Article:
Aesthetics for Birds

Aesthetics and Philosophy of Art for Everyone

October 22, 2021
by utahphilosoraptor
3 Comments

The Challenge Of Canceling: Comedy, Chappelle, And The Closer

If Chappelle’s art dines on controversy, cancellation serves it dessert. Continue reading

April 2, 2020
by Alex King
1 Comment

AFB’S TERMS OF ART #9: EXPRESSION

Now that increasing numbers of people are stuck at home and sheltering in place, I figured I’d do a little series. Every weekday for the duration of this intense period, I’ll post a short definition of some term in/related to aesthetics and philosophy of art. Let’s see how this goes! See them all here. Terms of Art #9: expression

May 21, 2019
by Aesthetics for Birds
2 Comments

Game of Thrones’ Final Season: When Our Great Expectations are Illegitimate [spoilers]

What follows is a guest post by Sean T. Murphy. Those who haven’t finished the series should beware of spoilers below! Legitimate Artistic Expectations “Almost nothing [showrunners David] Benioff and [D.B.] Weiss do will be enough to please (or appease) everyone.” So says critic Tim Goodman in a recent article in the Hollywood Reporter. It became clearer by the week just how great everyone’s expectations were for the final season of HBO’s Game of Thrones. Anyone taking a quick peak at Twitter following any episode this season could see fans breathing more fiery criticism, and wreaking more havoc on the show than Drogon did on King’s Landing. On the one hand, this is not surprising. After waiting two years for the series finale, there was no stopping the heights to which our expectations were ascending (although you would have thought that the lackluster seventh season would have tempered them a … Continue reading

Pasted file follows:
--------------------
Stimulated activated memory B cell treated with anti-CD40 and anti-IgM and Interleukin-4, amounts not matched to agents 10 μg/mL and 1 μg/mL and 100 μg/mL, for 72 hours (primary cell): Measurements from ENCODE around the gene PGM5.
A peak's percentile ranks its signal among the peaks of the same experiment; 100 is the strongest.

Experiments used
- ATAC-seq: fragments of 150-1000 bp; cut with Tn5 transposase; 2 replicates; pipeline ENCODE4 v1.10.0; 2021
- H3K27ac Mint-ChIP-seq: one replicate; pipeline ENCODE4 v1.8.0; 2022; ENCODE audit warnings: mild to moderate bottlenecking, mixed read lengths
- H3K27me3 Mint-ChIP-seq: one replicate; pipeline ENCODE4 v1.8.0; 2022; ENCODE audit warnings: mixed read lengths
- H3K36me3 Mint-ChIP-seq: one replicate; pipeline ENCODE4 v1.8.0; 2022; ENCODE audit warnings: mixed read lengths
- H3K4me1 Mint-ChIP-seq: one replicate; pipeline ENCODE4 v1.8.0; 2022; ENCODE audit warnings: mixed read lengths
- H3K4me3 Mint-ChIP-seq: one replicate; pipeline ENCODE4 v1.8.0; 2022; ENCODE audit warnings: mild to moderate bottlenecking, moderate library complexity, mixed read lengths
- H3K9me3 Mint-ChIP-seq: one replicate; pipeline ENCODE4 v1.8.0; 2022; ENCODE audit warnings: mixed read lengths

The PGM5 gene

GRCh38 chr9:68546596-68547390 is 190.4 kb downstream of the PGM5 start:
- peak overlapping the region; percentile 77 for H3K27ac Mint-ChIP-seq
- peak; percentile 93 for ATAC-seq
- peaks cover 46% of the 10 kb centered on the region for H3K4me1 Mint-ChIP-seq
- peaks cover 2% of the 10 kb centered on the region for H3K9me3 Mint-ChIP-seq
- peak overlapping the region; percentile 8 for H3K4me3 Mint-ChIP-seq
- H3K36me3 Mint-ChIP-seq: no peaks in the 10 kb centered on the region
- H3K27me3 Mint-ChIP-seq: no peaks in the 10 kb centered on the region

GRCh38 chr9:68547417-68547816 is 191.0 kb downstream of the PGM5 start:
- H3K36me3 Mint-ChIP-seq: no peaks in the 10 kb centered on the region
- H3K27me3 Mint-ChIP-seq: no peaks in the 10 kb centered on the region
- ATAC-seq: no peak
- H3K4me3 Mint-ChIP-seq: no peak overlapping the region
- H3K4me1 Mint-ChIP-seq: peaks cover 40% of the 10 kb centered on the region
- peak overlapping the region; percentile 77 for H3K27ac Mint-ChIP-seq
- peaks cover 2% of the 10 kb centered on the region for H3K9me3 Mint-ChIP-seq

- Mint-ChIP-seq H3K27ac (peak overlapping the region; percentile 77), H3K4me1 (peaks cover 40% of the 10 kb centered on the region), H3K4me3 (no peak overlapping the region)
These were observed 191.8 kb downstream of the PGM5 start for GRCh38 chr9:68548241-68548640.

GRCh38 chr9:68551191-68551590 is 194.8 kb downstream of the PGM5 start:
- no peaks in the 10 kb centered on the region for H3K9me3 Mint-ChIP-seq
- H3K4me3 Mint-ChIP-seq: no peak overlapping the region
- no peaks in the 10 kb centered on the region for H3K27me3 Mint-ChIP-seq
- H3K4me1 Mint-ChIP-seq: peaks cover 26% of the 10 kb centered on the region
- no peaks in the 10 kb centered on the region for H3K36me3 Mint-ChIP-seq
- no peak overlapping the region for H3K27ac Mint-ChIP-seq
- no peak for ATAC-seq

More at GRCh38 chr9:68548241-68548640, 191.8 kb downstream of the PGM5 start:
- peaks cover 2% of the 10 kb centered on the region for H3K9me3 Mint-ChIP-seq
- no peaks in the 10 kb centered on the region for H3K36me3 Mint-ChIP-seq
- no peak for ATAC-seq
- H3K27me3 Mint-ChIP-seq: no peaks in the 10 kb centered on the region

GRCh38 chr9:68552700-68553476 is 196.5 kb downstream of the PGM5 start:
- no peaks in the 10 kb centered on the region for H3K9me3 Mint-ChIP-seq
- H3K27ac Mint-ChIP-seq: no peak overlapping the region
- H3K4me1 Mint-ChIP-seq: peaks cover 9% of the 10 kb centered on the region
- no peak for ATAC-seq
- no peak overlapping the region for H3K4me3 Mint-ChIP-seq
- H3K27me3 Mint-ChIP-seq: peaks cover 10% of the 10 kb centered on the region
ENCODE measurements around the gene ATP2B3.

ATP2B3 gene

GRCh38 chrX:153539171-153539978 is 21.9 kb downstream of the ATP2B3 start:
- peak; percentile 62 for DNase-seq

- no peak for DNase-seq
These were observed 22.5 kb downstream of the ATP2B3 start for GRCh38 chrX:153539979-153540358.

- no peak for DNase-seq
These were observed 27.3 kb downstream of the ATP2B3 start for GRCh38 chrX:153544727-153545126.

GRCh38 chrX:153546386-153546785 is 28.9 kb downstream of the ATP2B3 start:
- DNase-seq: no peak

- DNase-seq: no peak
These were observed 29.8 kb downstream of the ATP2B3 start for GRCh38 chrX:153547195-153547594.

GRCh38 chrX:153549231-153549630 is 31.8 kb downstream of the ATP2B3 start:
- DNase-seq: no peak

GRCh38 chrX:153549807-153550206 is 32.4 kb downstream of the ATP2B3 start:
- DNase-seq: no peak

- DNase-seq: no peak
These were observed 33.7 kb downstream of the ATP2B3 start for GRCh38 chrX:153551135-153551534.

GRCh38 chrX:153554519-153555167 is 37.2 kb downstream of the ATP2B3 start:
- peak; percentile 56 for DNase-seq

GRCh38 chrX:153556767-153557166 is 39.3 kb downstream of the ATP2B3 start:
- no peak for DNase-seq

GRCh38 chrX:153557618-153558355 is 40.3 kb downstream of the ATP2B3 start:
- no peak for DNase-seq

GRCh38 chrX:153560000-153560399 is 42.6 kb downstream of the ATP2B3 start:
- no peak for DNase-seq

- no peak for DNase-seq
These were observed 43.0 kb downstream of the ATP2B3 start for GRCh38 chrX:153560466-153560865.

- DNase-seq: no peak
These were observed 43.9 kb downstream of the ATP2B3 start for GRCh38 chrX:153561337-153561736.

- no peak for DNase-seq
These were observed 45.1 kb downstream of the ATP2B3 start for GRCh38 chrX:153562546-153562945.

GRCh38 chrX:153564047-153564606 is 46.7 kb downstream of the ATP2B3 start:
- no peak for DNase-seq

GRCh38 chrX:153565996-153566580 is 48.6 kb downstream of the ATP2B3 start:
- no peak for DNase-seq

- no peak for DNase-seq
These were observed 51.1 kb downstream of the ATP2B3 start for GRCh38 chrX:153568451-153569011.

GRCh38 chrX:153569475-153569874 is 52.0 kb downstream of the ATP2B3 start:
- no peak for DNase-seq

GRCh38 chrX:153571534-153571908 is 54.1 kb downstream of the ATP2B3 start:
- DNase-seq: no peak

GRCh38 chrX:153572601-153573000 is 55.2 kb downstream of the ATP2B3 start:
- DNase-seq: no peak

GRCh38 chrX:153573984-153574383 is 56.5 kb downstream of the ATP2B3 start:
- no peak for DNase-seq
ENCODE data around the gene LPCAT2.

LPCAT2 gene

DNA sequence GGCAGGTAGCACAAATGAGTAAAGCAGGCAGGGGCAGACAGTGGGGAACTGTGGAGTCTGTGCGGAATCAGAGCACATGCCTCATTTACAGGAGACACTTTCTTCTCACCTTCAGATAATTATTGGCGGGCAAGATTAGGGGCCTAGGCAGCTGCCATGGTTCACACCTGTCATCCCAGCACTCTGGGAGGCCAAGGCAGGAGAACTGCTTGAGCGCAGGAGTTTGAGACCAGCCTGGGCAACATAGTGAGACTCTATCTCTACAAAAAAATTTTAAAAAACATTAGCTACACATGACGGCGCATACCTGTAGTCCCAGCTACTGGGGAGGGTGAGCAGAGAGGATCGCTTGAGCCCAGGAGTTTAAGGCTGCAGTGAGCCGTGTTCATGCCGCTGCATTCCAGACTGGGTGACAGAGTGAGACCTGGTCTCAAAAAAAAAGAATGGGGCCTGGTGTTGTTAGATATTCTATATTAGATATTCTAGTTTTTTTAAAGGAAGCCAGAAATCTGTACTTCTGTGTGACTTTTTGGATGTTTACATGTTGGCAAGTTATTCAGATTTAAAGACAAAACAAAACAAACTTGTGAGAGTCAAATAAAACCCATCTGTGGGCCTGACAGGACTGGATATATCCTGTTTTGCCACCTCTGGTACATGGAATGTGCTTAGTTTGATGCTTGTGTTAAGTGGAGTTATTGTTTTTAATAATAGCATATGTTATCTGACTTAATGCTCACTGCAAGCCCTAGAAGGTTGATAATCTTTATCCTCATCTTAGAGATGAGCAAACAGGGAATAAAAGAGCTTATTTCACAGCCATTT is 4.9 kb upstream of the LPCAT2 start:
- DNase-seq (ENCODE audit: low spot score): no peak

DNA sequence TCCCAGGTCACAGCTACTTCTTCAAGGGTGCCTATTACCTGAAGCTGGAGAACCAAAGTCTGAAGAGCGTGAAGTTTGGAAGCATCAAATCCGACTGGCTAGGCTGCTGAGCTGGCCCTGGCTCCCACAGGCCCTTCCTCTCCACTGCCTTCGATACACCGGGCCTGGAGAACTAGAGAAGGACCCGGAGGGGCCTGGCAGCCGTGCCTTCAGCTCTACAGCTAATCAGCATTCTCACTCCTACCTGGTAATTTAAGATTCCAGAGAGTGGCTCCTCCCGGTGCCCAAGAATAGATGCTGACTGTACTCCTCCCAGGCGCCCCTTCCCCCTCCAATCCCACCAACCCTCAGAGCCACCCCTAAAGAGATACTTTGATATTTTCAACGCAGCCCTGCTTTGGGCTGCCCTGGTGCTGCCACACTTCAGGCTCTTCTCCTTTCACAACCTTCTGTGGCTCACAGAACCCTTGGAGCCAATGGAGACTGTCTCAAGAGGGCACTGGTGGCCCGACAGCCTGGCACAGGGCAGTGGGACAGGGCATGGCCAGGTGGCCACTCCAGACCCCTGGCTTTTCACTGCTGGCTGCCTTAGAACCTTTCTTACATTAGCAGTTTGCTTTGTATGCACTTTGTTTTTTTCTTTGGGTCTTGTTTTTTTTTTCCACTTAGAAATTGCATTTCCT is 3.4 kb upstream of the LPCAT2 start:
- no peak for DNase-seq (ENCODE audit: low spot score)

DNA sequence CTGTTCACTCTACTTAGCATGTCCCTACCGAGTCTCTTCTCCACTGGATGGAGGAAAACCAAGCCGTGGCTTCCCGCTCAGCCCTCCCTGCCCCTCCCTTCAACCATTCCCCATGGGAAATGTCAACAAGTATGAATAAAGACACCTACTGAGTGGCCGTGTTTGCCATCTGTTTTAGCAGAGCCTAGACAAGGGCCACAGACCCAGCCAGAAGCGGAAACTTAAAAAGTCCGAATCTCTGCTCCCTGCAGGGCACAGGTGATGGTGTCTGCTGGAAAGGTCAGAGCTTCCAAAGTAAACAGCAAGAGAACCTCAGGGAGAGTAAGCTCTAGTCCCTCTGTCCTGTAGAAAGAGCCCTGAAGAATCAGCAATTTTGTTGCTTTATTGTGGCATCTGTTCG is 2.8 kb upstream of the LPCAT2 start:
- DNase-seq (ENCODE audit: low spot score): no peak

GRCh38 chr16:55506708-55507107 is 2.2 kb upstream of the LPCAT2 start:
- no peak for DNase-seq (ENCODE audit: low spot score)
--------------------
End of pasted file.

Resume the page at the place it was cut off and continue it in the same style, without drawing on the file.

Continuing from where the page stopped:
October 4, 2017
by Aesthetics for Birds
3 Comments

What’s So Wrong with Free Expression, Abusive Art, and Understanding?

What follows is a guest post by John Rapko about the recent Guggenheim Museum controversy. The controversy On Friday, September 22, a friend sent me an e-mail alerting me to an on-line petition. This time the issue was that the Guggenheim Museum in New York City had released a list of the names of the artists and their works to be included in the upcoming show “Art and China after 1989: Theater of the World.” Among the 150 works were three involving live animals, including a video of an installation by Sun Yuan and Peng Yu wherein dogs were strapped into opposing treadmills, where they ran in place, tugged, and snarled at each other to exhaustion. The two other pieces are by artists better-known outside China: a notorious piece by Huang Yong Ping, “Theater of the World”, which shows a large structure wherein many reptiles and insects have been placed, … Continue reading

April 25, 2017
by Rebecca Millsop
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Narrowing the Field: the Fate of Genius in the Age of the Readymade

Philosopher John Rapko reviews recently published Art in the Making: Artists and their Materials from the Studio to Crowdsourcing by Glenn Adamson and Julia Bryan-Wilson A peculiar characteristic of contemporary art is that it is accompanied by an enormous amount of talk from artists, curators, and academics about its distinctive features, both what they are and what they should be. A widely shared assumption of such talk is that contemporary art is marked by the acceptance of Marcel Duchamp’s invention of the readymade as an art-making strategy. A readymade is not so much made as chosen: the artist starts with an idea or concept, and then chooses some object to which the idea is attached. The artist’s creative activity is focused on articulating the idea and scanning the world for a suitable vehicle. How, then, could such a narrow conception of artistic activity give rise to the great range of practices in contemporary … Continue reading